Anwar Ibrahim's Sodomy Conviction In Malaysia Has Left The U.S. "Deeply Disappointed And Concerned"

Across the world, figures who pose a great threat to those in power are often persecuted under false — sometimes preposterously so — allegations. On Tuesday, the highest Malaysian court upheld opposition leader Anwar Ibrahim's sodomy conviction, inciting deep anger within the country for its sham of a judiciary and prompting the U.S. to issue a rebuke of Malaysia's decision.

In a statement issued the same day as the court's rejection of his appeal — and also published on the U.S. embassy website — spokeswoman Bernadette Meehan was careful to note the "strong partnership" between both countries before reiterating its concerns over the fairness and transparency of the judicial system. The statement read:

The United States is deeply disappointed and concerned by the rejection of Anwar Ibrahim’s final appeal and his conviction...
The decision to prosecute Mr. Anwar, and his trial, have raised serious concerns regarding the rule of law and the independence of the courts.

Anwar's conviction marks the third time the charismatic opposition leader will be put behind bars for sodomizing a political aide, a charge that he and other opposition lawmakers denied as a fabrication to end his political career. Sodomy is illegal in the Muslim-majority country, and punishable by up to 20 years in prison.

Acquitted of the sodomy charge in 2012, a higher court overturned the decision in 2014 and sentenced him to five years in prison, effectively stripping Anwar of his parliament seat and disqualifying him from running in the next elections, due by 2018.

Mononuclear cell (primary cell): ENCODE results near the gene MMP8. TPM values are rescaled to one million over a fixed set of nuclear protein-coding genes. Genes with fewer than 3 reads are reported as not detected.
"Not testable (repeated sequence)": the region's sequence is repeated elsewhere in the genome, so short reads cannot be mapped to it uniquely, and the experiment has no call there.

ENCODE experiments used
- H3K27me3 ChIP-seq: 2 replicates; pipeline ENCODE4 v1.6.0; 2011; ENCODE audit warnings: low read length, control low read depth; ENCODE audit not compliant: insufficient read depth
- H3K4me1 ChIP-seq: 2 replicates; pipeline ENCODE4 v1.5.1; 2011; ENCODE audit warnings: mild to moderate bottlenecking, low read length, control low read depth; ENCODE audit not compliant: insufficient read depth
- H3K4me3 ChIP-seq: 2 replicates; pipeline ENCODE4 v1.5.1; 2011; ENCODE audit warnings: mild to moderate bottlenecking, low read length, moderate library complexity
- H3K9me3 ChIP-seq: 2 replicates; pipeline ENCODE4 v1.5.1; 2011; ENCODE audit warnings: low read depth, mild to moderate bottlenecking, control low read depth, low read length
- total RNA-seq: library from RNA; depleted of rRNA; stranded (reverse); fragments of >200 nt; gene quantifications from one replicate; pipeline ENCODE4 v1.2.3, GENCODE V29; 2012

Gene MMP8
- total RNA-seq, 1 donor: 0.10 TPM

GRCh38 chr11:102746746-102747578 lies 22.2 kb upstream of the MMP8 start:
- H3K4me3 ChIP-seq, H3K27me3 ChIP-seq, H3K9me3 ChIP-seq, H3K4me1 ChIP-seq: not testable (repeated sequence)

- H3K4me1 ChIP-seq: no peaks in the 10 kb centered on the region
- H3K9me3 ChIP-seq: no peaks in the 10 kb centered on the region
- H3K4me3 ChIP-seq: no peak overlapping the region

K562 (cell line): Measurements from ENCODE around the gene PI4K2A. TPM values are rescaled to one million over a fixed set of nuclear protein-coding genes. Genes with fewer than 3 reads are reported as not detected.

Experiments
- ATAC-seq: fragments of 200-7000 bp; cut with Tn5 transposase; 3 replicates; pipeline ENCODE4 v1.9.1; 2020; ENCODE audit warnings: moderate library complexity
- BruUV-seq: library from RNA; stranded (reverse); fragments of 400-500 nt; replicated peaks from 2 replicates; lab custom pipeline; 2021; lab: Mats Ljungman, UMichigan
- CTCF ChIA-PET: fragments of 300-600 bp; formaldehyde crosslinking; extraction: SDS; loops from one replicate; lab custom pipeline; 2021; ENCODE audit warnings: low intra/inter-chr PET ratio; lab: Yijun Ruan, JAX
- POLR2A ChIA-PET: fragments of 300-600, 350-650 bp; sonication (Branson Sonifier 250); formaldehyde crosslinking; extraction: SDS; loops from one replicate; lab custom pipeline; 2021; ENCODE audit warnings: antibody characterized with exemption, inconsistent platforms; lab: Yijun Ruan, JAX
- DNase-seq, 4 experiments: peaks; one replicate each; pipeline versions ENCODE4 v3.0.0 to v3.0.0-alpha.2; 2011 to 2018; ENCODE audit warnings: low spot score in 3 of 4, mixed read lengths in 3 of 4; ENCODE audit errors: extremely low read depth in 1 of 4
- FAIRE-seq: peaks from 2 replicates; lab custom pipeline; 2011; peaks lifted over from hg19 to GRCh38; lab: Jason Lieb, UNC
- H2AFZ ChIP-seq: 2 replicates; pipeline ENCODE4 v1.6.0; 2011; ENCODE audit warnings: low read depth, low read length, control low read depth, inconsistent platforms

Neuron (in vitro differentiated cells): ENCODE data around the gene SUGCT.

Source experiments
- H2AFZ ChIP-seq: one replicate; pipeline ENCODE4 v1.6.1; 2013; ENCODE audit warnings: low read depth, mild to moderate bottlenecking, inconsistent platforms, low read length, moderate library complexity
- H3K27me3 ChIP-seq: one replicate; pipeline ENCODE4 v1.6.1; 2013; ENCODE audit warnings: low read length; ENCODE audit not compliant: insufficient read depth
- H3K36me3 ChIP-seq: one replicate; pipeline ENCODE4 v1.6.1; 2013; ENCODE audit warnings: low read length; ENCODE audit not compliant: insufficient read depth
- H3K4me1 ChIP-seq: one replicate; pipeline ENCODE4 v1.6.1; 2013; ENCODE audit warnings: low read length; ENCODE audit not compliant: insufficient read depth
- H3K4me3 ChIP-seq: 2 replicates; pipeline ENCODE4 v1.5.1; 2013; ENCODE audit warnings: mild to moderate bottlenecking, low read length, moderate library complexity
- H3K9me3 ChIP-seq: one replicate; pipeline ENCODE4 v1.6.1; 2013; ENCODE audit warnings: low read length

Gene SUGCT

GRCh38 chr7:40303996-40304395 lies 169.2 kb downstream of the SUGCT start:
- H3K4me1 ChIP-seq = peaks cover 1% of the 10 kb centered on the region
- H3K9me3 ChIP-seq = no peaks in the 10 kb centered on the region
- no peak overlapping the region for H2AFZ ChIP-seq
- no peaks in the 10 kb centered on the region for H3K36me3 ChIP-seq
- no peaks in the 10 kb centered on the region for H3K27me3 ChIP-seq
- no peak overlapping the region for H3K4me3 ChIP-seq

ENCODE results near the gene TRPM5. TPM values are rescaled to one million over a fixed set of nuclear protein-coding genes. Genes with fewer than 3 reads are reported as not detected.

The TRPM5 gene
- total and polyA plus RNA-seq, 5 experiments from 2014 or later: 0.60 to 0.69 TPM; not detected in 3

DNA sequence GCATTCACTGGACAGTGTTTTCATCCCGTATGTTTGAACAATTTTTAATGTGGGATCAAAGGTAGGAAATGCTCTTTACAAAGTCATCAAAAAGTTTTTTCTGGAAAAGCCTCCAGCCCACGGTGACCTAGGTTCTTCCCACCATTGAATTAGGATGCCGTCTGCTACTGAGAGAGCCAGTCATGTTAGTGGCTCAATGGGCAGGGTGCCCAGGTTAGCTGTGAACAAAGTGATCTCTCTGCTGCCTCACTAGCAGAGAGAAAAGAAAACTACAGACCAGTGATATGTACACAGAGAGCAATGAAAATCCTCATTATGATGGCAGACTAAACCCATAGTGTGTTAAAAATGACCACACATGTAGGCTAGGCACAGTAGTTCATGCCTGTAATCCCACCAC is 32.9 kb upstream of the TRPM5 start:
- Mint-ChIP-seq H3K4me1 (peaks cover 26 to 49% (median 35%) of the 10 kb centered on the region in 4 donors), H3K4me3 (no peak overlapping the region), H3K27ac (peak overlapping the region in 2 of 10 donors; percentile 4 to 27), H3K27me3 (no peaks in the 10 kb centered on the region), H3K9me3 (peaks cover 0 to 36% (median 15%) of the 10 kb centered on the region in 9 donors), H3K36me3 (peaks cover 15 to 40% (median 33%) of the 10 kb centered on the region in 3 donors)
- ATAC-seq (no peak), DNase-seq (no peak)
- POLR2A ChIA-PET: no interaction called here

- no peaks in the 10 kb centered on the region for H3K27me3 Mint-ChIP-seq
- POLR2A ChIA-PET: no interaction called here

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Other international bodies criticized the ruling as well — the UN Human Rights office, along with Australia, expressed its disappointment, and Amnesty International said it would have a dangerous effect on freedom of expression. Human Rights Watch issued a statement castigating the rejection of his appeal:

The conviction of opposition leader Anwar Ibrahim after seven years of politically motivated proceedings under an abusive and archaic law is a major setback for human rights in Malaysia.

The contentious ruling comes directly in the wake of the New York Times' scathing exposé of the deep channels of corruption in Malaysia that implicates Prime Minister Najib Razak and his dubious connections to real estate holdings in New York City. Critics accuse Najib and his coalition of manipulating the judiciary in an attempt to eliminate the threat Anwar poses to their hold on power, but Reuters reported that the government rejected the accusations in a statement released after the ruling:

Malaysia has an independent judiciary, and there have been many rulings against senior government figures.
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The ruling also might prove to be bad news for Najib amid his quest to improve relations with the U.S. In December, the Malaysian leader was criticized for traveling to Hawaii to play golf with President Obama — what Najib called "golf diplomacy" — while the country faced the worst flood in decades. In early 2014, Obama made an official visit to the South East Asian country, the first by an American president since 1966.

Though it's unclear whether the White House's concern with the ruling ends with the statement, spokeswoman Meehan urged in the statement:

Fairness, transparency, and the rule of law are essential to promote confidence in Malaysia’s judicial system and democracy.
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Over the past two decades, following his fall-out with the ruling coalition in the '90s, Anwar has become the singular uniting figure in a haphazard opposition that emerged as the biggest challenger to the ruling government in decades, winning the popular vote in Malaysia's 2012 elections. After the ruling, Reuters reported that Anwar defiantly read a statement in the court, before embracing his weeping wife and family. He said:

I will walk again for the third time into prison but rest assured that I will walk in with my head held high. I maintain my innocence.

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